|Course||Main or snack|
|Place of origin||Indonesia|
|Region or state||Bandung, West Java|
|Main ingredients||Wet krupuk cooked with scrambled egg, vegetables, and other protein sources (chicken, chicken feet, seafood, or beef sausages), with spicy sauces including garlic, shallot, kencur, sweet soy sauce, and chili sauce.|
|Variations||Seblak kering (dry seblak) or krupuk seblak which is actually a spicy krupuk (traditional cracker)|
Seblak is an Indonesian savoury and spicy dish, originating from Sundanese cuisine in the western part of Java, made of wet krupuk (traditional Indonesian crackers) cooked with protein sources (egg, chicken, seafood or beef) in spicy sauce. Seblak is a specialty of Bandung city, West Java, Indonesia. Seblak can be acquired from restaurants, warungs or gerobak (cart) street vendors. It is one of the most popular street foods in Indonesia, especially in Bandung and Jakarta.
The word seblak may have originated Sundanese that is Nyeblak or surprising, because it tastes spicy and rich in spices. Seblak also refers to ingredients of Sundanese cuisine, made from cikur or Galangal (Kaempferia galanga).
At first glance, the ingredients and cooking method of seblak is quite similar to other common Indonesian food, such as mie goreng and kwetiau goreng, however seblak differ with the chewy gelatin-like texture of wet krupuk, and mostly quite spicy, owed to generous addition of sambal chili paste. Customer might order the degree of spiciness of their seblak priorly, although the default taste was quite hot and spicy. Almost all kinds of krupuk can be made as seblak, but the most savoury (and usually more costly) version uses krupuk udang (prawn crackers). The wet krupuk is boiled or stir fried with scrambled egg, vegetables, and other protein sources; either chicken, seafood (prawn, fish and squid), or slices of beef sausages or bakso, stir-fried with spicy sauces including garlic, shallot, kencur, kecap manis (sweet soy sauce), and sambal chili sauce.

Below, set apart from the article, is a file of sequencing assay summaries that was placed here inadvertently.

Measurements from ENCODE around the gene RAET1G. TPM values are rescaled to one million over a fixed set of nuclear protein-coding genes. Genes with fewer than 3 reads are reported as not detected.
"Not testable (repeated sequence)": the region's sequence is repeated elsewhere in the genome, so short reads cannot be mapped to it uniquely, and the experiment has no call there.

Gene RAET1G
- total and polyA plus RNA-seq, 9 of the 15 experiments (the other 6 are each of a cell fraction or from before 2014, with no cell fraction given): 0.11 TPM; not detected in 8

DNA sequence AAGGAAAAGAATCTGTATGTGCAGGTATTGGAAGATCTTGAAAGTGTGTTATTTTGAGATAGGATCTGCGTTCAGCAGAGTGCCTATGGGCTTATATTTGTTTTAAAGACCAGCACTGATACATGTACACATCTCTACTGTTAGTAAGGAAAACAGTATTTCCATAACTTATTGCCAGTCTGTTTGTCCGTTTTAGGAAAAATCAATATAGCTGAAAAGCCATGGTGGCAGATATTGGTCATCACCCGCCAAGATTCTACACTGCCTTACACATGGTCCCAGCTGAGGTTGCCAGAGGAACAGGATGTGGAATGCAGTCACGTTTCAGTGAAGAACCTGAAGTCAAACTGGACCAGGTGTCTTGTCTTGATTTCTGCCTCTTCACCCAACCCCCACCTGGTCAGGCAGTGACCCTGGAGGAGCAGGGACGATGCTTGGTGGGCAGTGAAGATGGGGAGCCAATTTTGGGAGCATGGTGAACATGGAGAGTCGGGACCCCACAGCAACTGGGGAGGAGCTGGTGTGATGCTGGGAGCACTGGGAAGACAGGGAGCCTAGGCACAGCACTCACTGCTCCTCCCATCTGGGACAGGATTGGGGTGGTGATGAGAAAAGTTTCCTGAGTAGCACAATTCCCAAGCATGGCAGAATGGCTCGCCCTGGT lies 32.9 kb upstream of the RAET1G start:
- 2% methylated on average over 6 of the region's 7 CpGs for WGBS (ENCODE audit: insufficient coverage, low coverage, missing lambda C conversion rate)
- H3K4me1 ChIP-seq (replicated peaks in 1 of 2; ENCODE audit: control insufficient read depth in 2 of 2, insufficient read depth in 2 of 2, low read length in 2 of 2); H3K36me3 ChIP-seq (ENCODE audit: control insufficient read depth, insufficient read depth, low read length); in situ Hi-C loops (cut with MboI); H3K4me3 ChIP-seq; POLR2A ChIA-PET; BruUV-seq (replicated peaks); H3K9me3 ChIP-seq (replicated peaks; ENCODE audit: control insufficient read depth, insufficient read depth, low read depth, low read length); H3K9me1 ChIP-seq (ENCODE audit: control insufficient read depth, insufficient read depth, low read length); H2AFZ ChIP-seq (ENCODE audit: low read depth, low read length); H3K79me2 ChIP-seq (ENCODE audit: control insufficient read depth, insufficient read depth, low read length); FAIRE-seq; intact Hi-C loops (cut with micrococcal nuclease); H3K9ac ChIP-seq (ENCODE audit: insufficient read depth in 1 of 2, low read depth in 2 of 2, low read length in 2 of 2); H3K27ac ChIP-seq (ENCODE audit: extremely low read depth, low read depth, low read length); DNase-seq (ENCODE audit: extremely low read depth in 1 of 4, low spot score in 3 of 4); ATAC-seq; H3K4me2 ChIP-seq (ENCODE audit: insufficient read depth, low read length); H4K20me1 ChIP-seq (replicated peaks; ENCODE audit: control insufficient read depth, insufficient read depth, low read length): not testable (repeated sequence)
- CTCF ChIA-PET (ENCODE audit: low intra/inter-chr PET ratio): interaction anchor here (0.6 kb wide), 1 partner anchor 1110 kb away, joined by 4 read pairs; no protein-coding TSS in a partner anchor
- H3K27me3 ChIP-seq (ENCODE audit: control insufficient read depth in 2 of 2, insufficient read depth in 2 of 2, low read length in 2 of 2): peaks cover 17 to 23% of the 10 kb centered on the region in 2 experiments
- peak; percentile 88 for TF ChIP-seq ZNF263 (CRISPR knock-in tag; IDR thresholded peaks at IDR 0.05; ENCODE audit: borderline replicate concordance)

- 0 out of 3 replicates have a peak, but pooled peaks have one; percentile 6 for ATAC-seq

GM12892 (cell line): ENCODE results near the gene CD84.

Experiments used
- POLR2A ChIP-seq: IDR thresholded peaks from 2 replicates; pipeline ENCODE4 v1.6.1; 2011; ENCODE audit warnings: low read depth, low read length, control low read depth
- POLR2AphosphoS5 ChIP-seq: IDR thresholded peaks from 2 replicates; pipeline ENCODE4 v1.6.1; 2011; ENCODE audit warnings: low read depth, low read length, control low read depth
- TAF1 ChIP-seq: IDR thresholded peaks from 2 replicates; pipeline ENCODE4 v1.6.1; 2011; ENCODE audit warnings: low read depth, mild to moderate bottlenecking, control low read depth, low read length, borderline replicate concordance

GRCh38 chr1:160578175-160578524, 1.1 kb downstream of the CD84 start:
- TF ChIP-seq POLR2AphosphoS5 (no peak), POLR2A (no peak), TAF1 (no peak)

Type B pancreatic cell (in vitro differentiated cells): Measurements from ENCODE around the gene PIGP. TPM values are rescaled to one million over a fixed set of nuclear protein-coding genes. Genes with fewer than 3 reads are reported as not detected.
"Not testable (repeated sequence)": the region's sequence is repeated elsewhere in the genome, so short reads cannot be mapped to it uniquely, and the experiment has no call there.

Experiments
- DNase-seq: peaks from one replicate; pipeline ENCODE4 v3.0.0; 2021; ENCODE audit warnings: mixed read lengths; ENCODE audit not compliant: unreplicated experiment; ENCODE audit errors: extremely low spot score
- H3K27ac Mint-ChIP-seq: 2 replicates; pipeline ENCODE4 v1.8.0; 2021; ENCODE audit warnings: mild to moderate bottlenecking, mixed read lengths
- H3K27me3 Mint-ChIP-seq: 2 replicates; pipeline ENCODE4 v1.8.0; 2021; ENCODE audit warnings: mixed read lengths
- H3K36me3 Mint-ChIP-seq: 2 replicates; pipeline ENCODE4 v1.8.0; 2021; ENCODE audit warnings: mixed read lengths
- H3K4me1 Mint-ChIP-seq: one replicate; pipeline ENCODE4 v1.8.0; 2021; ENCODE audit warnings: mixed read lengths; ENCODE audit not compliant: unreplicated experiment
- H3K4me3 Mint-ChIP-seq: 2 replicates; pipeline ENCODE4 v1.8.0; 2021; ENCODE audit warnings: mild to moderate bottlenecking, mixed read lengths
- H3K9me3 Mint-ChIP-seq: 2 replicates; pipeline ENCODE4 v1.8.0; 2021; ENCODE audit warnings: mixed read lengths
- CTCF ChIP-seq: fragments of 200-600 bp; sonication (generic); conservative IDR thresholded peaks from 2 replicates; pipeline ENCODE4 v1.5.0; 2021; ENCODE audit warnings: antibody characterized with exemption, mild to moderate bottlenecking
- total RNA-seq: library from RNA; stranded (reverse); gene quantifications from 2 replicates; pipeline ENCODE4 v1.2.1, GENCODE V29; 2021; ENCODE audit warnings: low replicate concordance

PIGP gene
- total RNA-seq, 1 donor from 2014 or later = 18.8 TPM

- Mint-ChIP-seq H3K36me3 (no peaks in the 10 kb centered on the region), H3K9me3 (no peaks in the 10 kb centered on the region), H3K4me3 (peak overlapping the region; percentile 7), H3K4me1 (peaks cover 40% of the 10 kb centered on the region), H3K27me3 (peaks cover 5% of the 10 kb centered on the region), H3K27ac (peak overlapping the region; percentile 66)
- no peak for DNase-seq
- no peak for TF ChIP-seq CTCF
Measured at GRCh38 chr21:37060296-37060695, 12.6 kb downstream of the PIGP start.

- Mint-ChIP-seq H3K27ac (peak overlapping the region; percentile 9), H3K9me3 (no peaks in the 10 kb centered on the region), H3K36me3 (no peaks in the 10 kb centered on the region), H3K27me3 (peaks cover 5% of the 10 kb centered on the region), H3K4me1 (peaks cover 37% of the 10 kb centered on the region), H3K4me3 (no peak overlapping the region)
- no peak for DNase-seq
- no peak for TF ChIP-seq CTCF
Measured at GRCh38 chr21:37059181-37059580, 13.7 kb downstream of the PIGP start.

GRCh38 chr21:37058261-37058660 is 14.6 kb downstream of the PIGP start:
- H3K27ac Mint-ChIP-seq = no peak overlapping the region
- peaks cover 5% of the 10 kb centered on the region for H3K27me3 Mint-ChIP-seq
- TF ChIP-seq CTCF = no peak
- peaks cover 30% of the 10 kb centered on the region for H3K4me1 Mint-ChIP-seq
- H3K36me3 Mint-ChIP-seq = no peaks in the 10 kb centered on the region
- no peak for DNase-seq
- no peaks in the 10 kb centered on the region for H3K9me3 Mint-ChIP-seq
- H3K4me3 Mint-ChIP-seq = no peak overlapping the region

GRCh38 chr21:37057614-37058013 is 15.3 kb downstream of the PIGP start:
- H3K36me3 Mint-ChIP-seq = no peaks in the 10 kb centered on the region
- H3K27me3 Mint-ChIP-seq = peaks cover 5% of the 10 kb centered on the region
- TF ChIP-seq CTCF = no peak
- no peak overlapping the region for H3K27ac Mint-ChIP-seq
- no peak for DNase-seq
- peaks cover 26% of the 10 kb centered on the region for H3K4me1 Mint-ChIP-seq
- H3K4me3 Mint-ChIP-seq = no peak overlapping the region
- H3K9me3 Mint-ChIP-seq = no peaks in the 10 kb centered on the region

Moisted krupuk would shrunk into smaller size compared to crispy fried ones, thus a lot of krupuks are required to make a bowl of seblak. Since krupuk — especially prawn and fish crackers, are quite costly, the cheaper street food version usually add other carbohydrate sources as a filler in order to lessen the use of wet krupuk, and to make it more satisfying. These extra carbs are slices of kwetiau and/or macaroni. Another popular variant uses chicken feet as one of main ingredients.
In earlier days, the term seblak refer to hot and spicy spice mixture made from ground kencur (Kaempferia galanga) and chili pepper. It is also refer to a traditional hot and spicy crispy krupuk crackers originate from rural southern Cianjur area before the independence era, this food was an alternative food, which is now called as seblak kering (dry seblak) or krupuk seblak. However, today it is mostly refer to its wet and savoury version; the seblak basah.
Seblak is relatively a recent invention in Bandung, this new street food appeared in Bandung circa 2000s. It is suggested that the dish was originally started as a method to avoid wasting uneaten old krupuk; a way to safely (and pleasantly) consume stale old krupuk by cooking it with other ingredients, to make it more satisfying.
However, another opinion suggests that this of the krupuk godhog (Javanese for "boiled cracker") from Sumpiuh district, Banyumas, Central Java, circa 1940s, which uses stale krupuk as its main ingredient.  Nevertheless, the pleasantly soft and chewy texture, also its savoury, rich and spicy taste, has made seblak a street food favourite in Indonesia, especially the Sundanese people.
- Karina Armadani (19 December 2014). "Kuliner Tradisional: Menikmati Pedasnya Seblak Khas Bandung". CNN Indonesia (in Indonesian).
- "Trans Studio Mall Bandung - Fakta-Fakta Menarik Tentang Seblak, Jajanan Khas Bandung yang Sudah Hadir Lebih dari 60 Tahun". bandung.transstudiomall.com. Retrieved 2020-07-18.
- "Seblak ceker". Cookpad (in Indonesian).
- Astri Agustina (4 November 2015). "Ini dia asal usul seblak, si pedas beraroma kencur". Merdeka.com (in Indonesian).